What will the EU's case against Poland achieve?
The EU Commission has referred Poland to the European Court of Justice for forcing top judges into retirement. It argues that the government in Warsaw's reform of the country's Supreme Court undermined the principle of judicial independence. Commentators welcome the step but fear it comes too late.
The right step, too late
The EU Commission is finally putting real pressure on Warsaw, Deutschlandfunk writes:
“Brussels had little success with the Article 7 procedure against Poland. Because for sanctions against Warsaw to be pushed through in that way all EU countries would have to support it. The same isn't true of the current case before the ECJ: its decision would be binding for Poland. And if the government simply decided to ignore the ruling it would not only face severe penalties, but also accusations that it is taking the country out of the EU. ... The EU Commission should have pulled out the heavy artillery much sooner. In that way it could have had more bearing on Poland's judicial reform - or at least have thrown more sand in the works of the reform-crazed Polish government.”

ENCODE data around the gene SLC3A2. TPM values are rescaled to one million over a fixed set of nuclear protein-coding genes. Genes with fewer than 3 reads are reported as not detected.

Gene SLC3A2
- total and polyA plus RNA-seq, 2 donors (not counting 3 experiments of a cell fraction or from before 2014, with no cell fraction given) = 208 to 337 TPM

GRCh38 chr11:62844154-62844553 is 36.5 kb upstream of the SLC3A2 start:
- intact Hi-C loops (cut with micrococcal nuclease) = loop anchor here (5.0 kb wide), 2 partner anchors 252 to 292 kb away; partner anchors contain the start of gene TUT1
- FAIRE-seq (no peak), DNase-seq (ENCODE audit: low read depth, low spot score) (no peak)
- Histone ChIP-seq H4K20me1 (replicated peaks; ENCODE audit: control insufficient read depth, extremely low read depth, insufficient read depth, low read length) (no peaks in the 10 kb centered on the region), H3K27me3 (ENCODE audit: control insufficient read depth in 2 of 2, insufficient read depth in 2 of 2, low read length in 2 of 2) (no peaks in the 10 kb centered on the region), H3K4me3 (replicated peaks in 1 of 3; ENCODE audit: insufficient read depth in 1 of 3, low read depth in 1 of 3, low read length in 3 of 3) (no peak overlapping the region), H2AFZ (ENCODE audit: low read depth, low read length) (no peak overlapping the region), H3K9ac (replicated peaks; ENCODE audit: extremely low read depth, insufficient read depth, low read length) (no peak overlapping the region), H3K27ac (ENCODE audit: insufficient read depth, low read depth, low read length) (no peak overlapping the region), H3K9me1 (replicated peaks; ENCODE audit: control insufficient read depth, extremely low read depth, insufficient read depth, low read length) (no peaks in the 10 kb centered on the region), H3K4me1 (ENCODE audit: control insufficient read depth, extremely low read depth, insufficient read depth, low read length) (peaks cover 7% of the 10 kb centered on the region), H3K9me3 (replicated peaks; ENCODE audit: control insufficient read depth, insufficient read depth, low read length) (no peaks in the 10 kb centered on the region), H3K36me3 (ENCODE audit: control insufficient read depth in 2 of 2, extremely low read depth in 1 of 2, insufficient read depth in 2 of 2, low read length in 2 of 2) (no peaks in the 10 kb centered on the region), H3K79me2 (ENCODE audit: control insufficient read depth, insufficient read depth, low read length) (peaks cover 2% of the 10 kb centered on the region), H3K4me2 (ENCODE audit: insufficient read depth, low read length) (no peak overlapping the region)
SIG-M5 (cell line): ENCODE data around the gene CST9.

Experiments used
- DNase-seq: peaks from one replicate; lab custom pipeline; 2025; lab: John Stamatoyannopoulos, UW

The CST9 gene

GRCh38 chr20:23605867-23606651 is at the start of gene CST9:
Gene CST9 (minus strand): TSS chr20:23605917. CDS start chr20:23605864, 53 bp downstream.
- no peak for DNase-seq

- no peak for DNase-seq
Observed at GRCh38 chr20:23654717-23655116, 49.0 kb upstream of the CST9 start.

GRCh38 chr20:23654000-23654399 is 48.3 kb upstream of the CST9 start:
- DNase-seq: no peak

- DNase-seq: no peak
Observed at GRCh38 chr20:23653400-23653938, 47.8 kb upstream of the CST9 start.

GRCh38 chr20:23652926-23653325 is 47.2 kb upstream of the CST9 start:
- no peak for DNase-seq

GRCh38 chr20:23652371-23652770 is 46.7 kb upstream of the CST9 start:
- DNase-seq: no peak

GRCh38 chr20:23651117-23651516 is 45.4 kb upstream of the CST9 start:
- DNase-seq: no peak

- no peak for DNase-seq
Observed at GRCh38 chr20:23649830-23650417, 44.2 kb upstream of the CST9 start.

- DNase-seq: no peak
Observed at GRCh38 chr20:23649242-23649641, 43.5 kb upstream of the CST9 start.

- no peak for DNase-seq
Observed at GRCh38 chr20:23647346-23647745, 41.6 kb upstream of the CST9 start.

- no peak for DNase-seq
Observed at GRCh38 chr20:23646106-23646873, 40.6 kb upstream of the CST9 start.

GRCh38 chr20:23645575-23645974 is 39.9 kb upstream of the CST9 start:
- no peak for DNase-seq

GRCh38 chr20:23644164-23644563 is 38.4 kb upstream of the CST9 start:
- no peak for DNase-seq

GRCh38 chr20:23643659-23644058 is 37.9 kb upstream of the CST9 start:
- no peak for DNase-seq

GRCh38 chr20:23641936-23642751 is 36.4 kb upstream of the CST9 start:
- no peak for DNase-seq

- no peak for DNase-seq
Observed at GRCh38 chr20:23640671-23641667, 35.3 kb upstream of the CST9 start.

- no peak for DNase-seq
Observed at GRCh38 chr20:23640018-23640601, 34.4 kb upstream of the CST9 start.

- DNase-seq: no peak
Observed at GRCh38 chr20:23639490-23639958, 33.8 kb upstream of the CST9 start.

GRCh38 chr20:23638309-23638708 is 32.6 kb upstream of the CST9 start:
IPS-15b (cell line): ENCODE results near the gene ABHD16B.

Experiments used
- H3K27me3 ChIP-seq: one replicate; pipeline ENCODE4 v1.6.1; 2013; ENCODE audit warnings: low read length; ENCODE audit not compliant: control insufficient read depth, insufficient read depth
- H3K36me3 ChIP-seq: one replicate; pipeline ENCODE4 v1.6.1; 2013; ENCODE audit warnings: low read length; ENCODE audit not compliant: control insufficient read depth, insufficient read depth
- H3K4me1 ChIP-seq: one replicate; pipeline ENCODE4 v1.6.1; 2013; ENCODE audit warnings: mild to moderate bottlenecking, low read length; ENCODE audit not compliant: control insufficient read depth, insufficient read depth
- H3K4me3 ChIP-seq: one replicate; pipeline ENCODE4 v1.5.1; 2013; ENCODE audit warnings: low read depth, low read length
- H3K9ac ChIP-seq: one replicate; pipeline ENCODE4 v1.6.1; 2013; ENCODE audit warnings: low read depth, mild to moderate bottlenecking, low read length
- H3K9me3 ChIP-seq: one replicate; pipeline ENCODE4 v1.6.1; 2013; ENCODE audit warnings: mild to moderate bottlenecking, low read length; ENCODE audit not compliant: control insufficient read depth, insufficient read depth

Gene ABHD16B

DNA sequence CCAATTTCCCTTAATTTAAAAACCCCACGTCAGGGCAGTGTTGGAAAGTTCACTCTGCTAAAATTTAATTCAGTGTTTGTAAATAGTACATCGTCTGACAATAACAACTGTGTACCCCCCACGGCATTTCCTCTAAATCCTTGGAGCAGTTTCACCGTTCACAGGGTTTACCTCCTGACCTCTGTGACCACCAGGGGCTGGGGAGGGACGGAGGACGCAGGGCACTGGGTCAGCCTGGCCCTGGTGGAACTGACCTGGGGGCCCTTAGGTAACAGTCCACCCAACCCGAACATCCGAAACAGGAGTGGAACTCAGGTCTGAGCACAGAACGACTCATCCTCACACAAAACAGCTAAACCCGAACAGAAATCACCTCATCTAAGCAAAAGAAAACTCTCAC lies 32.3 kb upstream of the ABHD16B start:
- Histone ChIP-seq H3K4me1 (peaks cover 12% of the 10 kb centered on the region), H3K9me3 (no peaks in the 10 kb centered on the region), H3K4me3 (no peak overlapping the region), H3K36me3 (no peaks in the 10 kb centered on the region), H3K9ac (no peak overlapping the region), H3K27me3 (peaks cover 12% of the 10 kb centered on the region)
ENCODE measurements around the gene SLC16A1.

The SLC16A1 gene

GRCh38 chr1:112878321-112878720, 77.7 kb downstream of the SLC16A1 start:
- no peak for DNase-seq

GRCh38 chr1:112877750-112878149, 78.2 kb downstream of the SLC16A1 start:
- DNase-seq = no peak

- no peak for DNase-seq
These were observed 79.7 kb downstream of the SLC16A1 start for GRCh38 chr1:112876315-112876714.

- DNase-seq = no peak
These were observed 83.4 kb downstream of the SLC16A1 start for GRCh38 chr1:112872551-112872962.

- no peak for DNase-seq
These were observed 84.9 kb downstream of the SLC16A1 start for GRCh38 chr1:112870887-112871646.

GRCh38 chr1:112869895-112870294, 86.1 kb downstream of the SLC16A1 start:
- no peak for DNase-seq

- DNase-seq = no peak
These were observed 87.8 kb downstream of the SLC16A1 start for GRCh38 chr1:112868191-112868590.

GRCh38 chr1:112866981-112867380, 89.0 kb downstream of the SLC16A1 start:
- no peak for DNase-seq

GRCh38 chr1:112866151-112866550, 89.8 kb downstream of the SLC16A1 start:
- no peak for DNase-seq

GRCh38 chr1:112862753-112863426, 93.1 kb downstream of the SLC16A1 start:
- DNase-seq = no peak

A success for Polish patriots
Writing in Gazeta Wyborcza, law professor Marcin Matczak sees the EU's lawsuit as a major opportunity for Poland:
“The Polish government wasn't expecting such a resolute reaction from the EU Commission and now has a problem. The defenders of Poland's rule of law now have the chance to protect the Supreme Court from being taken over completely [by the PiS]. This is a huge success for a clever, pro-European brand of Polish patriotism. A Poland that adheres to EU law and respects European institutions is a strong Poland in Europe. There is no meaningful alternative to this kind of Poland.”